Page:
Might be worth having the dealer look at the car anyway, a procedure they'll do as a matter of course is the DSG adaptation procedure. This is just plugging the car into the dealer VAS tool (VCDS will do it too) and the gearbox re-learns correct change pressures for the clutch plates (to account for wear etc). It's done at the DSG oil change time also.

>> is it actually applying the brakes

It does work via all 4 brakes, It doesn't apply any braking pressure though, it uses the pressure you applied and stops the immediate release of the pressure when you release the brake pedal. Pressure is released progressively over the next ~2 seconds.
 Volkswagen Passat - VW DSG - Auto Hold - how does that work? - Injection Doc
I had a 58 DSG 2.0TDi Passat. The box was awfull but at 35000 miles VW finally had a re-call for a mod to the Auto and it was better. They are not as good in refinement as some auto boxes. I found the DSG box was worst when it came to reversing ! it wouldnt creep so you had to use rev's to reverse, so in a small parking space I always thought a bit hairy!
I seem to remember the handbrake calipers used to come on everytime it stopped and released as soon as you touched the throttle. You could alway hear that whine from the rear.
Great car though, I had 3 Passats, all 2.0TDI's and for high mileage were great and fuel economey was fantastic, infact my Hi-line DSG was the best of all 3 and 60 mpg on a long motorway trip was usuall
 Volkswagen Passat - VW DSG - Auto Hold - how does that work? - Robin O'Reliant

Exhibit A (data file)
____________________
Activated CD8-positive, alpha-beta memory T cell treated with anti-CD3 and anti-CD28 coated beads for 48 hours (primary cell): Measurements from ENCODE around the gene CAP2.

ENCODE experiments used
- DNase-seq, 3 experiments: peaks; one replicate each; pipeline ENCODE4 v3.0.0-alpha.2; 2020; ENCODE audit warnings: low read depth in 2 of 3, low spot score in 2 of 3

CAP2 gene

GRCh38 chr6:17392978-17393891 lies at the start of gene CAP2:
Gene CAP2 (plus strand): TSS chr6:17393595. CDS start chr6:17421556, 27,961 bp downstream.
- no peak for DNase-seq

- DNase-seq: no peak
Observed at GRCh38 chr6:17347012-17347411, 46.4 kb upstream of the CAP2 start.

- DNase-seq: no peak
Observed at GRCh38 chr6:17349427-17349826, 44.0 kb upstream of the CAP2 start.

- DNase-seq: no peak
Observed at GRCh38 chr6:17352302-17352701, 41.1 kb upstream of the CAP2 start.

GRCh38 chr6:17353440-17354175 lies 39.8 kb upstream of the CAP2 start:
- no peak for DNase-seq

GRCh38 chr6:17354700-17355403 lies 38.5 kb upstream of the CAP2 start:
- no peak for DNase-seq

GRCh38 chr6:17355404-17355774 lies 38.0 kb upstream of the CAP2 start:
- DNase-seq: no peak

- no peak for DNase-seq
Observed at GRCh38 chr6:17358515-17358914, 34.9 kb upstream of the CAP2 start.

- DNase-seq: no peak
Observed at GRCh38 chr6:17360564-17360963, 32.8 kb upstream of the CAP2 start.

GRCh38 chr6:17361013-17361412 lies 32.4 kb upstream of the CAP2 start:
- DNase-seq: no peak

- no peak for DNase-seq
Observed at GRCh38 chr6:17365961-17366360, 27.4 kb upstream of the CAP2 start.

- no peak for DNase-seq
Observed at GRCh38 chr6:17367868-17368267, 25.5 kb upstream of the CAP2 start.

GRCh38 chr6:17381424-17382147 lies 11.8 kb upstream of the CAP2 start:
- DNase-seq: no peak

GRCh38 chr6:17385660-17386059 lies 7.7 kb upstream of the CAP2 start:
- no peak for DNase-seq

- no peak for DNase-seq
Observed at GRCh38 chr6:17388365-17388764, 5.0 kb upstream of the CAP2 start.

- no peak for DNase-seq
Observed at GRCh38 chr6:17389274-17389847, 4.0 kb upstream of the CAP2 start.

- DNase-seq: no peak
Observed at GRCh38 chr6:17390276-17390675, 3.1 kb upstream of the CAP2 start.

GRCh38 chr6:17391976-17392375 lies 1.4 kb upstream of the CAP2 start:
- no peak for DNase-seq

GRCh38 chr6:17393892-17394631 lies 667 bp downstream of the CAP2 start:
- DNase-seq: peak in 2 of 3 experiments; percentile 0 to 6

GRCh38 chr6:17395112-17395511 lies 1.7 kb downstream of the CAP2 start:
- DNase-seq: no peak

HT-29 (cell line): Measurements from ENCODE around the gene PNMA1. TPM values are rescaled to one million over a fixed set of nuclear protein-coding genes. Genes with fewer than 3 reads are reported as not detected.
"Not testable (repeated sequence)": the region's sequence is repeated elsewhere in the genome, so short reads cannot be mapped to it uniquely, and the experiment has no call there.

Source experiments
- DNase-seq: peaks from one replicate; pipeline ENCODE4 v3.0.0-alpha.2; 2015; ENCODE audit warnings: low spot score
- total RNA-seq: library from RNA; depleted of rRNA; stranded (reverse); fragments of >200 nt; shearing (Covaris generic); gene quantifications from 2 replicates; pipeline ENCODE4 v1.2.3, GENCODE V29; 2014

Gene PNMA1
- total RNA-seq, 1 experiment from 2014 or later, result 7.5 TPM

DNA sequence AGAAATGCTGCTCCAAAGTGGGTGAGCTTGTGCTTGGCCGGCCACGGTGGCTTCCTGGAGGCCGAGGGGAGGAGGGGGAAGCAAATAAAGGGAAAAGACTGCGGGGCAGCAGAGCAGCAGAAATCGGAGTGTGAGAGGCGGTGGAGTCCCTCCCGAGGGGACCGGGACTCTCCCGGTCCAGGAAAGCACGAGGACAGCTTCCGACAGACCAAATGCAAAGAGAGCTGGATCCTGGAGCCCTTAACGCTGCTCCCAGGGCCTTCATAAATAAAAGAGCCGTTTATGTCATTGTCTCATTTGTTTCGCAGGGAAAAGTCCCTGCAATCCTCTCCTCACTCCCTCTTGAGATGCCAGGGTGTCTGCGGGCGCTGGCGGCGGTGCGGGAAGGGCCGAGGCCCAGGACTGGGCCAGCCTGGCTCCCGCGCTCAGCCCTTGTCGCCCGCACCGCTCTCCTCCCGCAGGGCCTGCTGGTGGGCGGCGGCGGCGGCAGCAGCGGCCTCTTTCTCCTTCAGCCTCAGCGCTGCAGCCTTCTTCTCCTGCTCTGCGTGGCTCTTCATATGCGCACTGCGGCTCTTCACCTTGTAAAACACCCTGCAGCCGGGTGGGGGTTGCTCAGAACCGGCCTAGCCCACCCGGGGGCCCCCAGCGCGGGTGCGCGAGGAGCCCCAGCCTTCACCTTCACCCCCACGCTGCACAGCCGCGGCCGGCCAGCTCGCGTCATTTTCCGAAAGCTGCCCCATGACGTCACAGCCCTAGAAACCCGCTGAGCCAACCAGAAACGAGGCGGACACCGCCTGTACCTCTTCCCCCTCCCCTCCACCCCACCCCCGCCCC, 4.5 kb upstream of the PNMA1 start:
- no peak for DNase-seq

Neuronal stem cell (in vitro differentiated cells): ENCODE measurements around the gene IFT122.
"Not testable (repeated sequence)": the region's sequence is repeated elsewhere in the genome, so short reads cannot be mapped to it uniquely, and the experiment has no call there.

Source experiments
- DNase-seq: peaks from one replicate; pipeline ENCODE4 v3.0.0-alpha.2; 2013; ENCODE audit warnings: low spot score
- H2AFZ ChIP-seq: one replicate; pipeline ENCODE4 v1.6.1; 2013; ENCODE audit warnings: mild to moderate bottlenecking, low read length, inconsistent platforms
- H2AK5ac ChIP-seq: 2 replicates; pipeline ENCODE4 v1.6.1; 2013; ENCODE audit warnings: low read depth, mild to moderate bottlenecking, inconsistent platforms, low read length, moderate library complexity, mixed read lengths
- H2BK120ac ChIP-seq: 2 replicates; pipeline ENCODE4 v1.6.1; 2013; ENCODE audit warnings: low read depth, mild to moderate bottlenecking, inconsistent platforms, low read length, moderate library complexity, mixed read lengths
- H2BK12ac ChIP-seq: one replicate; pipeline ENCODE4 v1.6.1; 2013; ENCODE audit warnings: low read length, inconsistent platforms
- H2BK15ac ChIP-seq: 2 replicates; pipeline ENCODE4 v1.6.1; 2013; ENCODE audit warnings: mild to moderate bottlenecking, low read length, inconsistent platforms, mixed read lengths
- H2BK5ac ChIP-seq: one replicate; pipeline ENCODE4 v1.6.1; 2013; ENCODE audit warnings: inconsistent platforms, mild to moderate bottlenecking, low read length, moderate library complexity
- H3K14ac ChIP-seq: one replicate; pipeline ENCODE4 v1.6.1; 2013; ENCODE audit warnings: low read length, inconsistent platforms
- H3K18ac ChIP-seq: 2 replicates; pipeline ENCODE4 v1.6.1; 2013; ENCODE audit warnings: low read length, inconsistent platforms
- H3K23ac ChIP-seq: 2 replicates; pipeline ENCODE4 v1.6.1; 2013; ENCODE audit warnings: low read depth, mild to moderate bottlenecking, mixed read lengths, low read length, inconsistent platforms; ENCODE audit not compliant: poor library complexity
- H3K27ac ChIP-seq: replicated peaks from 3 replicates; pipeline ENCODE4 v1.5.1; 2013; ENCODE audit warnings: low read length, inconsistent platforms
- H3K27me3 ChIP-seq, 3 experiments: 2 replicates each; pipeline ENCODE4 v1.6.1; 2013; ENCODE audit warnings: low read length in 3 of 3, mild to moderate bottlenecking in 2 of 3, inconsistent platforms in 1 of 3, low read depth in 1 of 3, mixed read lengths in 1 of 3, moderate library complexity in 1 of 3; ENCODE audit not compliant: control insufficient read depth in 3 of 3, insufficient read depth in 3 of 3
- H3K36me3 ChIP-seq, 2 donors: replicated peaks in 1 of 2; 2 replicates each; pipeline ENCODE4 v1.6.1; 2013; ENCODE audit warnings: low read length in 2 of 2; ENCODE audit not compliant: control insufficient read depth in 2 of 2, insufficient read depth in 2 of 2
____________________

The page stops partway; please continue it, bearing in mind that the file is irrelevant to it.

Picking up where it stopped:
Doesn't holding the brakes on warp the front discs due to uneven cooling where the pads are in contact with them?
 Volkswagen Passat - VW DSG - Auto Hold - how does that work? - Zero
I think that's a theory that has no place these days. Looking at the construction of modern ventilated disks, the thickness and the vanes inside the two sides of the disk, I find it hard to accept that a brake pad can dissipate enough heat to make an area constructed like that, warp.
 Volkswagen Passat - VW DSG - Auto Hold - how does that work? - Boxsterboy
Agree. Even if the brakes were really hot, I don't think holding them on the pads would cause vented discs to warp - and a sensible driver is unlikely to do that anyway. I don't know what does warp discs, though, because it can still happen (my brother's E270 had a few discs warp)
 Volkswagen Passat - VW DSG - Auto Hold - how does that work? - Skoda
Might deposit pad material on the hot discs. Could easily be mistaken for warped discs.
 Volkswagen Passat - VW DSG - Auto Hold - how does that work? - Slidingpillar
As far as I know, the problem of warping discs by holding brakes was in extreme conditions, ie a race or having just come down a mountain. One does not hear so much about it these days, presumably due to the cooler running of vented discs.

So probably no longer an issue on a modern car, assuming it is driven normally.